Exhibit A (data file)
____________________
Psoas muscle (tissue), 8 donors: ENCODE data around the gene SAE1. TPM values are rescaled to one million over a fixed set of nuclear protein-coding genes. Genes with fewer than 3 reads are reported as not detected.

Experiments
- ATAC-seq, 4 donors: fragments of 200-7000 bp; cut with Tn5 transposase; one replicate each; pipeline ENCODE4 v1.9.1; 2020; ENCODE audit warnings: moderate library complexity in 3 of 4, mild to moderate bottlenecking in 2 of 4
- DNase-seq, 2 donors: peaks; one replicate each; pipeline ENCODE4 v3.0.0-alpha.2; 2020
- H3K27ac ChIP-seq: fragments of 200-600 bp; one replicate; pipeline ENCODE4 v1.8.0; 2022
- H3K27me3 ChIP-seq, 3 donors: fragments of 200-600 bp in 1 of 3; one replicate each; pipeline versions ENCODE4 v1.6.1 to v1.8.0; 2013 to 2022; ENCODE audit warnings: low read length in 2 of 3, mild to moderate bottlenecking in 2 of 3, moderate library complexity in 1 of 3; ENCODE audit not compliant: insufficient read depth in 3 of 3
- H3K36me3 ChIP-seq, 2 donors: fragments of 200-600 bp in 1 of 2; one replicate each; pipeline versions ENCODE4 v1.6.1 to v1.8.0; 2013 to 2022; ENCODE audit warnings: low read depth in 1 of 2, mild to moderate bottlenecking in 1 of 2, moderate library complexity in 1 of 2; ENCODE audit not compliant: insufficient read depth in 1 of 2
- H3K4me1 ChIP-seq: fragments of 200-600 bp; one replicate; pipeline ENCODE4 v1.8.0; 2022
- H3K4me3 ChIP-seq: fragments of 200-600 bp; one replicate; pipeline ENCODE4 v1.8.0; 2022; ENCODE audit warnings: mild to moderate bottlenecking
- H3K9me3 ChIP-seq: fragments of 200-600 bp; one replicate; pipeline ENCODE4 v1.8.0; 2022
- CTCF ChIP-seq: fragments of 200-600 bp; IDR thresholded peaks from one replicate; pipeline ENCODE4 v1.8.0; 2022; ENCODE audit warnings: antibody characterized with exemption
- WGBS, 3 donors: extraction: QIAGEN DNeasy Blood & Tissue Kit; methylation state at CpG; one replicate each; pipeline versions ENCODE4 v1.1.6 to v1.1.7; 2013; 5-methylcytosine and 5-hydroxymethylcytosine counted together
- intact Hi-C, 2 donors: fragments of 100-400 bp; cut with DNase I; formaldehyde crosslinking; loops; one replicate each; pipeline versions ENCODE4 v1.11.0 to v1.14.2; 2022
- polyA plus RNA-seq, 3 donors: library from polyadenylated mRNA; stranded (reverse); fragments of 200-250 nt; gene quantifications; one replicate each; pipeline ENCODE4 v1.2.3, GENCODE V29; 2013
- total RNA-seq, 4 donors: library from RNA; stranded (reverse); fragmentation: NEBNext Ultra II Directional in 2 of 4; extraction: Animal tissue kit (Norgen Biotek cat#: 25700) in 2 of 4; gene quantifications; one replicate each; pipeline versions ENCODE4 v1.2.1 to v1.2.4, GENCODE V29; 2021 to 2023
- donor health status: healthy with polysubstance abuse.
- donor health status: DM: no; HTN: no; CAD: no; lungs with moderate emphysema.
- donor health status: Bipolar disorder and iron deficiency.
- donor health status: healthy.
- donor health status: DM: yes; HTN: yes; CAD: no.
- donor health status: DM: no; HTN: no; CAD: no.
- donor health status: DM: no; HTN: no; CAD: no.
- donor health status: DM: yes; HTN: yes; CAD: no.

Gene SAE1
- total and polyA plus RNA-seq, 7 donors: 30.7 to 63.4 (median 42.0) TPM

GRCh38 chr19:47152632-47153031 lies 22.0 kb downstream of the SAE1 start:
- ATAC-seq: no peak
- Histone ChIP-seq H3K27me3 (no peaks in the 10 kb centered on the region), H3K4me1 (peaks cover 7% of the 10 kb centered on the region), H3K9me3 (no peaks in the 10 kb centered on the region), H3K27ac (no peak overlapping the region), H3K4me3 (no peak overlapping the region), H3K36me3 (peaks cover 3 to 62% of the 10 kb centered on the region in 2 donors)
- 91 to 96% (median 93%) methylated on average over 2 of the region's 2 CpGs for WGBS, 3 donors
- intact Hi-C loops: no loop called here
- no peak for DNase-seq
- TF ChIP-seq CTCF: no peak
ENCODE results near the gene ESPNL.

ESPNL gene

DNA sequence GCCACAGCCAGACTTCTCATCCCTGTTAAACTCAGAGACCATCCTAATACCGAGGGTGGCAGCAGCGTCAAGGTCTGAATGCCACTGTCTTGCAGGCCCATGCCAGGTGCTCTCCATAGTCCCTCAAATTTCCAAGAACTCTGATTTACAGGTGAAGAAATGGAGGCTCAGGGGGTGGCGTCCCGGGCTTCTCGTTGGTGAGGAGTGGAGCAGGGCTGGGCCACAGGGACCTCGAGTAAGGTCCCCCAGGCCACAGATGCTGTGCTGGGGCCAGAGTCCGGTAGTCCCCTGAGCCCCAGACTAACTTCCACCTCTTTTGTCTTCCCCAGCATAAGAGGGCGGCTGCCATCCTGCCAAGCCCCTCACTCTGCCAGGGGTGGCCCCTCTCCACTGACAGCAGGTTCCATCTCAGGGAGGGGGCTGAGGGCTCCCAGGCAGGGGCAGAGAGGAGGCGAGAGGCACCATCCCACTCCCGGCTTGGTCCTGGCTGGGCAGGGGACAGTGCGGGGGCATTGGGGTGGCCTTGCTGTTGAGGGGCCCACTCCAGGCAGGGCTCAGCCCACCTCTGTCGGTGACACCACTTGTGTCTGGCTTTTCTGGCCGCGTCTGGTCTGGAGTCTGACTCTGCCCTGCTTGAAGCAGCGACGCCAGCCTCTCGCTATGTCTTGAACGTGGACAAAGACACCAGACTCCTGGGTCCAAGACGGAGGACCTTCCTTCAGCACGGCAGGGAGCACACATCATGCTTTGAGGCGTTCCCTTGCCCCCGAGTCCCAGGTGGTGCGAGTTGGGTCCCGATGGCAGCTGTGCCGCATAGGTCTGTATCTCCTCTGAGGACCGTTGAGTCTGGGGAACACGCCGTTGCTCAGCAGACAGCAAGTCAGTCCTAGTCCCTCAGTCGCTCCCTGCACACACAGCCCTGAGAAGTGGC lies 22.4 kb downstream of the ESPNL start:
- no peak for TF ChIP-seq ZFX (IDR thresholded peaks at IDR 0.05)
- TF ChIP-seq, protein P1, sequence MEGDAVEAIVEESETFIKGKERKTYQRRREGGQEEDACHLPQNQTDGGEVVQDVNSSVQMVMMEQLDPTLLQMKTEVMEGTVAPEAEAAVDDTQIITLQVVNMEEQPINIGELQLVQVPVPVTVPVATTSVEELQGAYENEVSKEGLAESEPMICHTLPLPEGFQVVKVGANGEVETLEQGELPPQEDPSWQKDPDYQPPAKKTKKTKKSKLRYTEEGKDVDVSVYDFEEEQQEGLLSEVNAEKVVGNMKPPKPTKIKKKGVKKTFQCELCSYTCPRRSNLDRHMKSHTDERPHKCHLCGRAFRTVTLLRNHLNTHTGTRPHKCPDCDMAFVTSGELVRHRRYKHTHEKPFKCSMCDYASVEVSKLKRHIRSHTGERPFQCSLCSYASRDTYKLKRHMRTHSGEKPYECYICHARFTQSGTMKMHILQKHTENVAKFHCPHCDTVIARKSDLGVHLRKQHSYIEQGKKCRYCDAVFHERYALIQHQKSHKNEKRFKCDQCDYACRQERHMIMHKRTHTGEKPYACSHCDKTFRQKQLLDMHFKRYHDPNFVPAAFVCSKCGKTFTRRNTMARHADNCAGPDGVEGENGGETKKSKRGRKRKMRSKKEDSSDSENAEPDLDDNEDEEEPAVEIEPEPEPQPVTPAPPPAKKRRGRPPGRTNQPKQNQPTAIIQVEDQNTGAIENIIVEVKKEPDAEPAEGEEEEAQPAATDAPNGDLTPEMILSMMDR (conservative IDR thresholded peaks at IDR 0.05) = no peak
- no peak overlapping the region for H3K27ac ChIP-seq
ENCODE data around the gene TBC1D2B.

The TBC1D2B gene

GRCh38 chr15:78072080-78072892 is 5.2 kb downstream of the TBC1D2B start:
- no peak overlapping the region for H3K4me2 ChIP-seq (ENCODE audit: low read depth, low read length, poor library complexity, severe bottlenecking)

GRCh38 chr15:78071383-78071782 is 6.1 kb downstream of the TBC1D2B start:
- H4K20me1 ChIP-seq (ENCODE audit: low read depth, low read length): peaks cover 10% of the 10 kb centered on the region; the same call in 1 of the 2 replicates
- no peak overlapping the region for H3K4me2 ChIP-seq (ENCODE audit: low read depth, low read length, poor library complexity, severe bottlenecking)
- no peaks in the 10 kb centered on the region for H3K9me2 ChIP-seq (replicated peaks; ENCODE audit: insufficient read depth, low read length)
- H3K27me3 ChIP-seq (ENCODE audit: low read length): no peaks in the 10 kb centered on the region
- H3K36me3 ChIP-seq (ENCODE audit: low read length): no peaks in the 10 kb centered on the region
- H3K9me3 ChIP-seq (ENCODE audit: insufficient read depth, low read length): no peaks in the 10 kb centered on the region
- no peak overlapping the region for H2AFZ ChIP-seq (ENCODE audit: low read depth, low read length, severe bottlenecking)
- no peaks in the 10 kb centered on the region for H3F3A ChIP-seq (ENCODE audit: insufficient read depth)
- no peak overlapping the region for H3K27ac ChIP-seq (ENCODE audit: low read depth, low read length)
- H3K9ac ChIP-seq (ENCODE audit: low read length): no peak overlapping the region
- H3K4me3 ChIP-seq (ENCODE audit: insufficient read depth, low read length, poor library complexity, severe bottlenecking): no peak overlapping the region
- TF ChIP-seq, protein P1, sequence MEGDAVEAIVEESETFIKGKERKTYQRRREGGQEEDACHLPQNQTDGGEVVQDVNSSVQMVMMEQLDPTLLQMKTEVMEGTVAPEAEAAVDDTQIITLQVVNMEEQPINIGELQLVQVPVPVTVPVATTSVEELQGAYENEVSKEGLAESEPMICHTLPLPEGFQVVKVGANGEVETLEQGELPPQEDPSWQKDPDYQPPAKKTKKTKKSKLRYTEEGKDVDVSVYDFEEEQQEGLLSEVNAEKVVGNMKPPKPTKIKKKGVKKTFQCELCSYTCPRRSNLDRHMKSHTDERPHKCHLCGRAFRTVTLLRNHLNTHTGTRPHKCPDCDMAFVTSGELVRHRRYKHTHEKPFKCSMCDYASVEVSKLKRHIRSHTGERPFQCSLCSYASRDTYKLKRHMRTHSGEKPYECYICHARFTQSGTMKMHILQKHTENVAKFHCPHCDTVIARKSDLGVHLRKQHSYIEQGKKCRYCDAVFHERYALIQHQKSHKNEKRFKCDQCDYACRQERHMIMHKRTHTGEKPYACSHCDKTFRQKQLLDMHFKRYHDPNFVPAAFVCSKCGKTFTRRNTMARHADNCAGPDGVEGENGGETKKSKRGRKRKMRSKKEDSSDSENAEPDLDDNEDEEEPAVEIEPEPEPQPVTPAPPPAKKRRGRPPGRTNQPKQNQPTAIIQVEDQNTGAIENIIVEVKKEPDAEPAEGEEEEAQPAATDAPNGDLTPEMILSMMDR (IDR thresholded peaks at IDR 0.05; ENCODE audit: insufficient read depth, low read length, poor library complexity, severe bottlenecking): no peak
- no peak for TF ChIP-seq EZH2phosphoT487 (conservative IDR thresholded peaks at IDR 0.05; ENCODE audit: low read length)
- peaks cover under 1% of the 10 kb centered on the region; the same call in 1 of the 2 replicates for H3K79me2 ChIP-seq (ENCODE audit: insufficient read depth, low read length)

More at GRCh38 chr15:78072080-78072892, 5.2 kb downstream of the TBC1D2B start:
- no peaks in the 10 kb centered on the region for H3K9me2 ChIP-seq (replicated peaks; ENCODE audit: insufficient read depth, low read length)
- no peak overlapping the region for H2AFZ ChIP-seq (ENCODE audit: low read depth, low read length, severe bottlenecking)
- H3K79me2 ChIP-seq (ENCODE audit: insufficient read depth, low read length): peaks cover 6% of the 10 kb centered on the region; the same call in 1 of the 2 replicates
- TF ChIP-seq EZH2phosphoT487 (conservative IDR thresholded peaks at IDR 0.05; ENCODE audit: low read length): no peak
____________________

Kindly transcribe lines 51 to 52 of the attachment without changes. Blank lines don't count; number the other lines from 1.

- no peaks in the 10 kb centered on the region for H3F3A ChIP-seq (ENCODE audit: insufficient read depth)
- no peak overlapping the region for H3K27ac ChIP-seq (ENCODE audit: low read depth, low read length)